The link between poverty and road traffic accidents

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The link between poverty and road traffic accidents

Sunday, 18 October 2020 | Dr BKS Sanjay/ Dr Gaurav Sanjay

Like every year, the International Day for the Eradication of Poverty was commemorated on October 17. Whenever men and women are deemed to live in extreme poverty, human rights are usually violated. We must come together and ensure that these rights are protected and respected. This day is marked to renew the commitment of people from all backgrounds, beliefs and social origins to show their solidity with the poor and down-trodden. The authors being orthopaedic surgeons have closely seen the social and financial suffering of the Road traffic accident (RTA) victims. We feel that road traffic accidents and increase in poverty are interlinked and therefore, we want to highlight the impact of RTA on the society and the nation.

More than a million people die worldwide every year on the roads after suffering from RTA. This situation is quite terrifying and serious in India. Almost 5 lakh accidents occur in our country annually. According to the World Health Organisation 2019 report, low and middle income countries account for more than 90% of road traffic related deaths, despite having only around 60 % of the world’s registered vehicles. Although our country is having only 1% of the world’s total registered vehicles it accounts for more than 11% of the world’s RTAs. One can imagine how grim the situation is likely to become in the near future as number of vehicles is increasing manifold in our fast growing economy.  

As our country’s per capita income is rising, so is the number of accidents. Road accidents do not differentiate between the sections of the society, rich or poor, skilled or unskilled, old or young. However, statistics show that majority of those who are affected, are in the age group of 20-40 years and are usually the bread earners of their families.

Poverty and road traffic injuries are strongly interlinked. Poor people are more likely to be involved in a road traffic crash, and the economic impact on people with low incomes can be more significant, pushing people deeper into poverty or limiting their future potential to be economically stable. Given that RTA related deaths and serious injuries are largely preventable, road safety should be considered an issue that can contribute to poverty alleviation at national and household level.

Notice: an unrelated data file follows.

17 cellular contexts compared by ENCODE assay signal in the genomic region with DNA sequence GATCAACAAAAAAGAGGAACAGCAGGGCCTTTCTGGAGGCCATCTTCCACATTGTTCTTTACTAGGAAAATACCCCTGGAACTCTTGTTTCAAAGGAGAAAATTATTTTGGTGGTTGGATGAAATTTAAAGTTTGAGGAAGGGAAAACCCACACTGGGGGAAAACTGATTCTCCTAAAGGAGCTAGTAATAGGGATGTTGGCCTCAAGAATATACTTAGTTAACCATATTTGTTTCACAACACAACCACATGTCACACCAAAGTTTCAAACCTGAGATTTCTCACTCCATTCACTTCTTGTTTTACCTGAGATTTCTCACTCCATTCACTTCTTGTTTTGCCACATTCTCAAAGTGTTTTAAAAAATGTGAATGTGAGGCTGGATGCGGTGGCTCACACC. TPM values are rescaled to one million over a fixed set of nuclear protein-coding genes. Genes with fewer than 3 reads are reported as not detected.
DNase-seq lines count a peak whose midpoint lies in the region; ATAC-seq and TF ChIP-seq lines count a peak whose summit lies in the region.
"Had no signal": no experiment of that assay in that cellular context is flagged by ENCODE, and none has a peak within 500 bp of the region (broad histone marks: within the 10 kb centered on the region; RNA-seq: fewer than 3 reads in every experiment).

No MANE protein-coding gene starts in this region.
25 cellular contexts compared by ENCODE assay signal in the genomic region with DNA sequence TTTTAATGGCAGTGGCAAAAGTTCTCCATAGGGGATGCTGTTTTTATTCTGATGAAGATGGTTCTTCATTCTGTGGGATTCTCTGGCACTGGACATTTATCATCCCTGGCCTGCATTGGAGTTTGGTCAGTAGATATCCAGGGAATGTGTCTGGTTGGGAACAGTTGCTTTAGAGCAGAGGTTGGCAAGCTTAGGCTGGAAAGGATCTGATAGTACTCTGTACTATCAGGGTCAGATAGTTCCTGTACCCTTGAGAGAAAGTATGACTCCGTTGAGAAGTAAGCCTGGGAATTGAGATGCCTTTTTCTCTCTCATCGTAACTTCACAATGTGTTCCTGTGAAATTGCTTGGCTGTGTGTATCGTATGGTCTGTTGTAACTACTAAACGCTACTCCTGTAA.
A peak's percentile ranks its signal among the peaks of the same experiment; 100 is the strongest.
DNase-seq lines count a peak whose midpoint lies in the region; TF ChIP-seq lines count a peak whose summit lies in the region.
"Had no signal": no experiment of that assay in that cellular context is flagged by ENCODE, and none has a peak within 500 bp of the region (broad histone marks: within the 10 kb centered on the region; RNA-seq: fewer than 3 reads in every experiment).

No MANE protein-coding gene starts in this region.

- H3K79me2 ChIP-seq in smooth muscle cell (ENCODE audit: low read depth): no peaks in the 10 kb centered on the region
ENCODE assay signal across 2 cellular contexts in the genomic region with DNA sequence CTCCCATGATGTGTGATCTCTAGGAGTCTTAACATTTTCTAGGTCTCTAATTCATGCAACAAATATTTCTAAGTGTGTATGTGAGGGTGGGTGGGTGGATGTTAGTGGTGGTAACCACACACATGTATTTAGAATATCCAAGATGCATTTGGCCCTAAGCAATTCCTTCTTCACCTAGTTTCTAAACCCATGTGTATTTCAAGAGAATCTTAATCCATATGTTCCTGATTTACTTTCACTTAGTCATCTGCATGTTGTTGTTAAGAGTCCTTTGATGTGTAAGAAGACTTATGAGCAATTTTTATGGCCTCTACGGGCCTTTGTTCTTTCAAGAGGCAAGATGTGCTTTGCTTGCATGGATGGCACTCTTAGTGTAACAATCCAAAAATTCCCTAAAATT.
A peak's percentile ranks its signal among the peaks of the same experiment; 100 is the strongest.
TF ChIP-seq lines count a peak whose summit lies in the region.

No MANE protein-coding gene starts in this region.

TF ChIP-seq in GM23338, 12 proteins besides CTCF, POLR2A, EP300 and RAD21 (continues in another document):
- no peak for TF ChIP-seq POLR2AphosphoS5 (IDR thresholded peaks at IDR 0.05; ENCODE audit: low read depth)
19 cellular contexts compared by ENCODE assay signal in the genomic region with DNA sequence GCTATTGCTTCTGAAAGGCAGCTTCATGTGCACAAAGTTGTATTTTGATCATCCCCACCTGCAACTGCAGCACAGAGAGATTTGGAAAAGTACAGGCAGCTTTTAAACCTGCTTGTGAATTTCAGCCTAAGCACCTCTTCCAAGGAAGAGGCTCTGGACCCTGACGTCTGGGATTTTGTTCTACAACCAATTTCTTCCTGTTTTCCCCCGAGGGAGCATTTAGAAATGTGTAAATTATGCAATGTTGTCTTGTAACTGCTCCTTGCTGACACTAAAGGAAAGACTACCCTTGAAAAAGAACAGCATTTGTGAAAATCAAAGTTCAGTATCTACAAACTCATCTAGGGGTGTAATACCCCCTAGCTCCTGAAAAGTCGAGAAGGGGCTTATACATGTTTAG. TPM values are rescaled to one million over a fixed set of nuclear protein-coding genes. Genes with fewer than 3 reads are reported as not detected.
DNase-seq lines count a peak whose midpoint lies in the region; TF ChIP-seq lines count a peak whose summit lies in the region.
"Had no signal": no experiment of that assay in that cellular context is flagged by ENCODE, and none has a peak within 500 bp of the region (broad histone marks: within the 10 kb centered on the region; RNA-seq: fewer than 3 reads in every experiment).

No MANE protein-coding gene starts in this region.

According to a recent UN and World Bank report, almost one fourth of the people in India are still living below the poverty line. Those who cannot afford food three times a day cannot afford costly medical treatment. In India, 50-70% of the hospital expenses are met by the patient even in most of the government-funded hospitals and almost 100% from their pocket if it entails a private hospital.

After the traffic accidents, everybody’s financial condition becomes poorer than before. About 50% of the families either borrow money from someone or sell their meagre assets, like land, house, cattle, vehicle, ornaments etc for the treatment of their beloved. But unfortunately, in spite of the best available treatment in our country one-fourth to a half remain temporarily or permanently disabled and become liability to the family from being an asset at a point of time.

It is necessary for all of us to spread awareness on preventing these accidents, because they have taken the form of an epidemic. If something is not done it is bound to go out of control. We have delivered 193 free public awareness lectures and spread the message among thousand of students and other citizens in Uttarakhand and neighbouring states.

Poor people are more prone to traffic accidents because usually they are pedestrians or using cycles as the mode of their transportation because they cannot afford motorised vehicles. But whenever they meet with an accident they are usually hit by a motorised vehicle and the impact is usually fatal because they don’t have any protective shields or safety equipment as the motorised vehicles have installed in them. Once they sustain the accidents then it is difficult for them to get the best medical care due to their financial constraints and the associated poverty. Particularly in India these people usually go to the government hospitals which are mostly not well equipped to deal with such injuries.

Road accidents push families into the poverty through the loss of money spent on prolonged medical treatment which is common in orthopaedic injuries. We would like to cite an example of a 25 year old standing on the side of the road when he was hit by an SUV from behind and sustained open fractures of leg and thigh which was treated at multiple hospitals and developed complications. At this stage patient came to us to get treated and became well only after five years of the initial injury. This is not the only one but there are many such examples the authors have seen.

The incidence of RTAs can be reduced significantly if the number of vehicles on the road is also reduced. The Covid-19 pandemic has been a boon to reduce the road traffic fatalities as media report state that the incidence of traffic accidents and resultant fatalities has been reduced by almost 50% from March to September 2020 in comparison to last year.

According to our research, 90% of these accidents occur due to the driver’s negligence. The results of Motor Vehicles (Amendment) Act 2019 are visible as informed by Union Minister of Road Transport and Highways, Nitin Gadkari in Parliament in March 2020. If people follow the traffic rules the incidence of road traffic accidents and associated fatalities will reduce significantly and so will the associated poverty.

(The writers are orthopaedic surgeons based in Dehradun)

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